• Besides the channel named unknown 5 which is like 10 million times better than yours I think yours is the best Channel on YouTube so you know it kind of upsets me. Oh well today's the day I officially turn old.

  • Anyone that is correct or right (not necessarily in the political sense), is the last person you should listen to. They are subjective, not objective. Not honest. Not willing to weigh the benefits against the costs. Humans are generally lazy. Uninterested in thought and logic. Existing is enough but they don't want to see themselves as less than others. There is nothing wrong with being uninformed or stupid. We aren't good at accepting reality. We want it to conform to us, not us to conform to it. We want simple solutions and definitions. Things aren't simple. It takes time and thought to understand and articulate ideas and concepts. We are lazy. I often use your comment. The more we know, the more we understand we don't know. Robert Jordan talks about how what looks like a slight tweak to political policy can hav large and misunderstood consequences. Even counter to the intended outcome.

  • Despite the group ideologies and identity politics that floods our culture, I still strive for individualism. Debate, constructive criticism, self reflection and respect are important to individualism, lest it devolves to collectivism.

  • As someone that has been right and left I now believe only radical political change can change a country in the long the run. The democratic systems in the west are designed to act as if there is a big difference between parties when actually they are almost identical.

  • Man these comments are filled with centrist bullshit "guys stop caring political opinions like don't even matter" and "muh civility" some people would rather be civil than be right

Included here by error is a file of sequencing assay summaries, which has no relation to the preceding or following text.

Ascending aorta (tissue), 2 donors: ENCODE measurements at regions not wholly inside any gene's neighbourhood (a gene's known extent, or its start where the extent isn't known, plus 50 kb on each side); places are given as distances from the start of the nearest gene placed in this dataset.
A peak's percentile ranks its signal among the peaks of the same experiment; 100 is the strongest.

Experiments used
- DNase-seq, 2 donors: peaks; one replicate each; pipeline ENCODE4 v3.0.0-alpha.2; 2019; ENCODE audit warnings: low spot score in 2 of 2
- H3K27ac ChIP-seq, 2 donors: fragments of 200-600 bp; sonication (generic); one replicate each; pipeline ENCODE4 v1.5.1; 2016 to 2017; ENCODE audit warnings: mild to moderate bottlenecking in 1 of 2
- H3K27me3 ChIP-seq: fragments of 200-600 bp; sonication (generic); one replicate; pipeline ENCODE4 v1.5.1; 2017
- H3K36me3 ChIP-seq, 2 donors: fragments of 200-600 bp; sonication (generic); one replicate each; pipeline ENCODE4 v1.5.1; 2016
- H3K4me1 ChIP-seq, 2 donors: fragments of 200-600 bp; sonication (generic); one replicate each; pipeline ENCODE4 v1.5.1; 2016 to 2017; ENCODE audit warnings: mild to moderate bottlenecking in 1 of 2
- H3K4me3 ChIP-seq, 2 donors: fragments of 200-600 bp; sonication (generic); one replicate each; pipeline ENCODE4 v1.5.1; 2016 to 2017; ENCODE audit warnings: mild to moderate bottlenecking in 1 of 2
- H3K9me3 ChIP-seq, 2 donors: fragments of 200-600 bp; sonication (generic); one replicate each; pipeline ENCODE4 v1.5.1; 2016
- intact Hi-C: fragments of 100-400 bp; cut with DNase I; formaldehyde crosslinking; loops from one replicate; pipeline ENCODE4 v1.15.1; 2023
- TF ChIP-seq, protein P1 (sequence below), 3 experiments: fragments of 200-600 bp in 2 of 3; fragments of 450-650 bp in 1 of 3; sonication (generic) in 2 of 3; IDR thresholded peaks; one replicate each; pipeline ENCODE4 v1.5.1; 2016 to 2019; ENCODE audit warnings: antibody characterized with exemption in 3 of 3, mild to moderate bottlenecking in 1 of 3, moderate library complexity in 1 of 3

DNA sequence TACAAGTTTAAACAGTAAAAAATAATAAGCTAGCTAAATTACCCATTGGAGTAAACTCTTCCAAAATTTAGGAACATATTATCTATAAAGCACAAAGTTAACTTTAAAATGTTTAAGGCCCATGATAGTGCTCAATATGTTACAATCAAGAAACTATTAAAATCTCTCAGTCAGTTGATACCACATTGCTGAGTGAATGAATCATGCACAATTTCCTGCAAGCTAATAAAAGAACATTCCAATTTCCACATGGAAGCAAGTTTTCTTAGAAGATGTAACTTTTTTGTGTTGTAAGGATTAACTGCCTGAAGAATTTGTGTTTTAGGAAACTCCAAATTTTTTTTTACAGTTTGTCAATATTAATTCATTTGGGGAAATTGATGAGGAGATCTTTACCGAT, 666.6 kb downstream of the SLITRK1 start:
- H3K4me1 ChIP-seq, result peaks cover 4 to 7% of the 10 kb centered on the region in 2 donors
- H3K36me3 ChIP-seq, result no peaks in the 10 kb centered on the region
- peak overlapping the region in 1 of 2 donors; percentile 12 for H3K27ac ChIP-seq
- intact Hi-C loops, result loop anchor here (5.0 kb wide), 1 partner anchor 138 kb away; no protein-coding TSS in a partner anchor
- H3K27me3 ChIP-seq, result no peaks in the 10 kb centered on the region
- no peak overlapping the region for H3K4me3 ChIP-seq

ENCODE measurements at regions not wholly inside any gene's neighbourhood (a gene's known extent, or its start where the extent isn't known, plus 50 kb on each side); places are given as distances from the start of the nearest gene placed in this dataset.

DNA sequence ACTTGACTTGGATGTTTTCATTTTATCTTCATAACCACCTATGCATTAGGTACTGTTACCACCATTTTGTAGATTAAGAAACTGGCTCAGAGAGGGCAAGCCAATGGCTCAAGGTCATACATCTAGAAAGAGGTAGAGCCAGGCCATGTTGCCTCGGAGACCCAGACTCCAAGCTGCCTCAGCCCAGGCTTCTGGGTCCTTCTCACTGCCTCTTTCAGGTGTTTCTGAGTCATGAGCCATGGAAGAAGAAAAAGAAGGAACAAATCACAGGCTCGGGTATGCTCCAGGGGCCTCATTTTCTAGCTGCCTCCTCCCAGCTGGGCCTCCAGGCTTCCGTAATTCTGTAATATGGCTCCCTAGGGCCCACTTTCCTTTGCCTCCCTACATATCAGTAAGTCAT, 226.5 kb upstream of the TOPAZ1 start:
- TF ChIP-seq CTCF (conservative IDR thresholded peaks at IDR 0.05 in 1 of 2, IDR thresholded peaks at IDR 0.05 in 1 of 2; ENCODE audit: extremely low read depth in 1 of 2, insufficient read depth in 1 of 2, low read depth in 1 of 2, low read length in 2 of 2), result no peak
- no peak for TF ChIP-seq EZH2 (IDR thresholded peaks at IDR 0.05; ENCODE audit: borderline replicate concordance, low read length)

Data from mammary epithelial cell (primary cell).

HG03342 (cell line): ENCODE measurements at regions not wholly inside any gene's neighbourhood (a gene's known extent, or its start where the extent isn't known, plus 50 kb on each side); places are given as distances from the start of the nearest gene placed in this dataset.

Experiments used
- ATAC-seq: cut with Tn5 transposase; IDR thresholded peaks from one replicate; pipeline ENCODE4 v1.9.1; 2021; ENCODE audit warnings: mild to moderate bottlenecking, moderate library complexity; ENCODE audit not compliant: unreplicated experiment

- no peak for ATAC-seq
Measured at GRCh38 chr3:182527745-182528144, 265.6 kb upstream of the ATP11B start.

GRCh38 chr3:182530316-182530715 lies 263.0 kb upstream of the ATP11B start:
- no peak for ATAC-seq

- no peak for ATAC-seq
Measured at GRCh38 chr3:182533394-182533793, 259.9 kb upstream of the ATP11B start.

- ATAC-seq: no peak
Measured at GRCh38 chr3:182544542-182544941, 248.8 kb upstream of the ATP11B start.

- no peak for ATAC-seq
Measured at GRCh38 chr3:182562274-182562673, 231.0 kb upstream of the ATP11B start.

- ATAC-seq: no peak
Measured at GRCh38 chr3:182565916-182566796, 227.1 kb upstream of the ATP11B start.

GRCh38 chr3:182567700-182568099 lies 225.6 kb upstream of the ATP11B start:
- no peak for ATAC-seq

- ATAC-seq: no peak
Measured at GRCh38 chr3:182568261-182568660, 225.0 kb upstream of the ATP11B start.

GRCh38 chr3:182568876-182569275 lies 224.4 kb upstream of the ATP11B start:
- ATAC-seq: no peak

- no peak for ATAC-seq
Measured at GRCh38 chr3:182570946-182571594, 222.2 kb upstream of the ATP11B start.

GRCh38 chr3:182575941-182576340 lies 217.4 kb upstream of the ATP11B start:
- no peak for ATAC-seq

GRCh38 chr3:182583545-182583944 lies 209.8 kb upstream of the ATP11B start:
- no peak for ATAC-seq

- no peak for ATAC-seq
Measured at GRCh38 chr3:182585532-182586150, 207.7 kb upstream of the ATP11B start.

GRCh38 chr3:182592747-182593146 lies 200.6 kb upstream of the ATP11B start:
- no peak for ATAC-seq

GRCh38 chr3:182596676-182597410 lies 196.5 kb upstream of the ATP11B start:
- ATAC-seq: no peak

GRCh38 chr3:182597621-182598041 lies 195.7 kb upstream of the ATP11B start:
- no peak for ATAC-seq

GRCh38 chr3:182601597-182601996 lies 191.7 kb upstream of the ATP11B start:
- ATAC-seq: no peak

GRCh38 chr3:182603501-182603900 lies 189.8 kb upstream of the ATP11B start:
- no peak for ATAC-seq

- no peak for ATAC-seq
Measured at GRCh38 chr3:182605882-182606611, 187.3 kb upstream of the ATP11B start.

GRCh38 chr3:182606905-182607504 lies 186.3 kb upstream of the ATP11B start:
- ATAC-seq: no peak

• I just hate people who are ignorant from both parties. It does seem like the more politically extreme people get the more crazy things they believe in. And I hate people who just ignore scientific findings. But having crazy morals is fine as long as they don't harm anyone.

  • That George Bush quote is a loose variation of a quote that has been going back and forth since at least 1836 https://quoteinvestigator.com/2015/03/19/judge-others/

  • If we trace all the threads of human discontent and conflict, they all lead back to one source: economic anxiety.

  • I only get angry when the person I'm talking to is an asshole and completely ignores me and especially if they are a hypocrite and failing to criticize their own beliefs or know they're wrong but just trying to push for an agenda to get some support or votes( cough all politicians cough ). So I only get angry probably, say, 99% of time.

  • I don't share my political views with my family and about fifty percent of my friends. It's rather easy when you see morality as a subjective thing.

  • We solve our differences with compromise. That's the whole point of a republic/democracy. In a dictatorship or monarchy, there is no debate or discussion.

  • The human brain usually focuses on what is right through only the “best” opinions and through some “trustworthy” news channels, and since humans are very social creatures that follow morals and society with passion and internal feelings, many outcomes with rage can occur. For example, the Pilgrims and the Puritans religious disbeliefs, Society’s anger over Trump’s decisions, and generally when one disagrees with another on a certain topic that means a lot to them.

    George W. Bush really perfected this topic with his quote in the video because, let’s face it: people self-cherish themselves over anyone else, and don’t want anyone else to tell them otherwise, because that’s how feelings work. In case you don’t know what I mean(although you should.), Bush said this quote because humans like to admire themselves, and base the worst parts of other humans, especially their identities, in their opinions.

    Furthermore, people like to source out the best of things from anyone and anything just to state their opinions to their groups/family. Although a bit weird and tacky, it all adds up because let’s face it:

    We’re all human, no matter what. Even if we change our ways, disagree with what I say, leave our social groups, gradually drift away from everyone you know and love(I have), and straight up want to change just to be on my side and opinions or be a “standout” to your community, no matter what you say, think, OR DO,

    We’re still human. That’s all from me, and thanks for taking the time to read this statement/opinion. I could be wrong in some parts, but that doesn’t matter to me. Farewell.